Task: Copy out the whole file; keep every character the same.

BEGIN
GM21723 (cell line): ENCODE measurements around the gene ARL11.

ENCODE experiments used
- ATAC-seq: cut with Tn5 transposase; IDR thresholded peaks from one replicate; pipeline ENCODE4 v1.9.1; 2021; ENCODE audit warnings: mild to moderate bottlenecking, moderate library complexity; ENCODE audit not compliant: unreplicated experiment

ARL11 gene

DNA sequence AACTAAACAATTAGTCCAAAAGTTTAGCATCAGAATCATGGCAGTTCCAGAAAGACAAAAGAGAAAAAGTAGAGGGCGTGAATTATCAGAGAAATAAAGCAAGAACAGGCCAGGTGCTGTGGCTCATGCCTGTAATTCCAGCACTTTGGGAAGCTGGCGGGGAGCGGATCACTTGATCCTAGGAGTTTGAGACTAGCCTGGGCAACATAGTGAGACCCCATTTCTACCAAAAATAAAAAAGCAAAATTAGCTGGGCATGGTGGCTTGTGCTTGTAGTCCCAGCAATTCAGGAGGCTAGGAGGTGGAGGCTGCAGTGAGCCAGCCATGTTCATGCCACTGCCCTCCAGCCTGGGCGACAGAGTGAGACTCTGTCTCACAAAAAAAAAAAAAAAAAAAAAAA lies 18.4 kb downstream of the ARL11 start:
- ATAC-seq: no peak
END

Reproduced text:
GM21723 (cell line): ENCODE measurements around the gene ARL11.

ENCODE experiments used
- ATAC-seq: cut with Tn5 transposase; IDR thresholded peaks from one replicate; pipeline ENCODE4 v1.9.1; 2021; ENCODE audit warnings: mild to moderate bottlenecking, moderate library complexity; ENCODE audit not compliant: unreplicated experiment

ARL11 gene

DNA sequence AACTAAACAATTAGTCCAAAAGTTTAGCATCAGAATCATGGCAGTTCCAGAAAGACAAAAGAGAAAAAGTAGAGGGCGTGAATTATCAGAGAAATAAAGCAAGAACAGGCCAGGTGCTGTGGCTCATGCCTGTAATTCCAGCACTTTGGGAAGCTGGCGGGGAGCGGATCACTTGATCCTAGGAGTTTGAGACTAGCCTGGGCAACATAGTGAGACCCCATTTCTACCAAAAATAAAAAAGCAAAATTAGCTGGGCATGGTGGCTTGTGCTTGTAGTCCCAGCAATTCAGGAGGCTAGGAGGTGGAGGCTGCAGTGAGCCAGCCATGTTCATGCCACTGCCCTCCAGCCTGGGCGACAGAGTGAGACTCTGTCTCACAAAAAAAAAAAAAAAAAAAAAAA lies 18.4 kb downstream of the ARL11 start:
- ATAC-seq: no peak